Study: Kids of Same‑Sex Couples Are Just as Well‑Adjusted as Kids of Hetero Couples
“Our findings suggested that children with same-sex parents fare well, both in terms of psychological adjustment and prosocial behavior,” says study author Roberto Baiocco, PhD, and his colleagues of Sapienza University of Rome.
The team studied three groups of Italian parents and children – 70 gay fathers with children via surrogacy, 125 lesbian mothers with children from artificial insemination, and 195 heterosexual couples with children from spontaneous conception. Their children ranged from 3 to 11 years of age.
Parents were asked to take self-assessing surveys about how successful they felt they were at parenting, how much they and their partner agreed or disagreed with each other, family functioning, and their child’s skills and difficulties. Results for all parents – gay, lesbian or heterosexual — were then compared, after adjusting for other factors.
Across all types of families, kids’ prosocial skills and psychological adjustment were more or less the same. If anything, kids with same-sex parents seemed to experience fewer problems than those of heterosexual couples, though not by a significant margin. This was particularly true for the children of gay fathers, which, researchers suggest, may be reflective of the high degree of commitment required for gay men to become parents via surrogacy. It also may be reflective of other factors; the gay fathers in the study were usually older, more financially well off, better educated and had more stable relationships compared to the lesbian and heterosexual participants.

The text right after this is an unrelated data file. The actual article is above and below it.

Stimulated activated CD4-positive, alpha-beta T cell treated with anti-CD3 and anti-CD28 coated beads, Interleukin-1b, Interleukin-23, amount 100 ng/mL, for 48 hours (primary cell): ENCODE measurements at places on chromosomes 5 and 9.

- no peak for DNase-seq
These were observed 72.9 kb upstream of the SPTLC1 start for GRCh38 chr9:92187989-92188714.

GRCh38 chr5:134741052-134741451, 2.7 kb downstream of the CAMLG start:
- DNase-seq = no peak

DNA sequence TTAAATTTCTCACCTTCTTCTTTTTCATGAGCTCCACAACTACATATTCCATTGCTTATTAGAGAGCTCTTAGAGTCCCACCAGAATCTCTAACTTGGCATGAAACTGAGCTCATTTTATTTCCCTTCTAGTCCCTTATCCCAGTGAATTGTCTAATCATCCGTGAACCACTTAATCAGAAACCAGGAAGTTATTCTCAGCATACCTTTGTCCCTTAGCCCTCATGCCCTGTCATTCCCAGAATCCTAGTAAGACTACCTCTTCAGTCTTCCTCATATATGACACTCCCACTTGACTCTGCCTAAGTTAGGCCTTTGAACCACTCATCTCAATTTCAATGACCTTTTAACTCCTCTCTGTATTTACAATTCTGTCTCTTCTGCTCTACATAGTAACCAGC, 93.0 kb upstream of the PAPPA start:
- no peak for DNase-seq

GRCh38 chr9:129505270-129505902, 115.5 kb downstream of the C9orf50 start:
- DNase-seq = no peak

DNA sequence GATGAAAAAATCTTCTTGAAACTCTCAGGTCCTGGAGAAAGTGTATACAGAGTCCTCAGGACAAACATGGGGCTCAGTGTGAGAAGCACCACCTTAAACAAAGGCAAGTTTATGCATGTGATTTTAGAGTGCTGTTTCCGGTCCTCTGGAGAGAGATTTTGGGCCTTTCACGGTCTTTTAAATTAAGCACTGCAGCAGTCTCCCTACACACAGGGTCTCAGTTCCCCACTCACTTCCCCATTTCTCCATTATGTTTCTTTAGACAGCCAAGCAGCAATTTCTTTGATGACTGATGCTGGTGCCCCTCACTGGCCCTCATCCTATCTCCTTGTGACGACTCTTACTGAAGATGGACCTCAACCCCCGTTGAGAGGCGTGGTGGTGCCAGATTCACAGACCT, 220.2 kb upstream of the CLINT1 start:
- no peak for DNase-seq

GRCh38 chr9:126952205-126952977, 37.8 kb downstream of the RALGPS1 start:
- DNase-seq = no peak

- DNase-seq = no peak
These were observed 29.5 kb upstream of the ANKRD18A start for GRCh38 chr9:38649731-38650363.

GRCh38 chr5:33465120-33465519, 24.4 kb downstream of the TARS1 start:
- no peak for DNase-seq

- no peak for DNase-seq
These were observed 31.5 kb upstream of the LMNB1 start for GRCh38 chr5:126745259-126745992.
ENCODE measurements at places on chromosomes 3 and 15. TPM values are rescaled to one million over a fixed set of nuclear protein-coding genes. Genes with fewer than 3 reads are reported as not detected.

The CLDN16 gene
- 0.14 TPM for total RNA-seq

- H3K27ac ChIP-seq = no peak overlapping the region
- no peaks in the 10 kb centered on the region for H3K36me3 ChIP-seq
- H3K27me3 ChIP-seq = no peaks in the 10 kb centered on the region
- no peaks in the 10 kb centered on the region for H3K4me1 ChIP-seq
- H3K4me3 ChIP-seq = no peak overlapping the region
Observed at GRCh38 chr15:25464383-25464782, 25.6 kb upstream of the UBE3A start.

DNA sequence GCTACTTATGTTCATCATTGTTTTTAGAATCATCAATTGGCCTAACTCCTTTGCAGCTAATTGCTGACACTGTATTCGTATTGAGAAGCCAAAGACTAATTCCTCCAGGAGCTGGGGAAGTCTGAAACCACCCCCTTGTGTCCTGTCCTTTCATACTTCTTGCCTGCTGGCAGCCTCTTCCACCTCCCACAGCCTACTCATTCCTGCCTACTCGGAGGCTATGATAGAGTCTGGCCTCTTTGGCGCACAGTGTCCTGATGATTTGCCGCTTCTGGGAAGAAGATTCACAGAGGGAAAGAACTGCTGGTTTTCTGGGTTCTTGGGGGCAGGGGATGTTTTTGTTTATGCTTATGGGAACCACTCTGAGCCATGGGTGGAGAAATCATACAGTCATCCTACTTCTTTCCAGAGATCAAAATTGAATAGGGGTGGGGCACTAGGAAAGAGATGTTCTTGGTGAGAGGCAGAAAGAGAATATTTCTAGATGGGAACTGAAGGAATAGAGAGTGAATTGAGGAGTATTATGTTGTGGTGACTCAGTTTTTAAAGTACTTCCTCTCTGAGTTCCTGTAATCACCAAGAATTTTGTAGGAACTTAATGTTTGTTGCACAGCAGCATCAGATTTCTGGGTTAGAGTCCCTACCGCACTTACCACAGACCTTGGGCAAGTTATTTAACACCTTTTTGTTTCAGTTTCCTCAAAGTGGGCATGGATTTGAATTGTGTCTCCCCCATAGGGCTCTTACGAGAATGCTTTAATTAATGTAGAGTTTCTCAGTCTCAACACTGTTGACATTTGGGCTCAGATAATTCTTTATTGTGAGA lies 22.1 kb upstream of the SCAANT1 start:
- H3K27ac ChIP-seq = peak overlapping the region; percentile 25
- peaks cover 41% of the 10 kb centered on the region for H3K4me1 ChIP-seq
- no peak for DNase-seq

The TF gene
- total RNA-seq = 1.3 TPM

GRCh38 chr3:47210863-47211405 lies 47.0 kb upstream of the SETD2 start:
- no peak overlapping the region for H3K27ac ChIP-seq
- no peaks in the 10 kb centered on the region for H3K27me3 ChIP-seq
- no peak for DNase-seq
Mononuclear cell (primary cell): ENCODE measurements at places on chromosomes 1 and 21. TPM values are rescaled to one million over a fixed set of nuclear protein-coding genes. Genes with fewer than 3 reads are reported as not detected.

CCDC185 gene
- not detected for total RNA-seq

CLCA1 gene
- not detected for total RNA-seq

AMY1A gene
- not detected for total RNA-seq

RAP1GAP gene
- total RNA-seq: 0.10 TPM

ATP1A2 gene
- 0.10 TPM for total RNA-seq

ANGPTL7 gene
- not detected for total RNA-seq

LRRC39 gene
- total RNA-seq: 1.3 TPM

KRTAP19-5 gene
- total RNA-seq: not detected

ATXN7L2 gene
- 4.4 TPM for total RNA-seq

Per parents’ reports, girls from all three groups were more pro-social, with fewer behavioral problems (such as aggression), in comparison to boys. This finding is in line with typical child development. Researchers also found, across all groups, that parents who were dissatisfied with their parenting, were also unsatisfied with their relationship and felt they had lower family flexibility. Such parents often reported more problems in their children. It’s almost like good parenting is the same regardless of whom you love.
“Family structure is not predictive of child health outcomes once family process variables are taken into account,” write the researchers. “The present study warns policy-makers against making assumptions on the basis of sexual orientation about people who are more suited than others to be parents or about people who should or should not be denied access to fertility treatments.”
India, take note.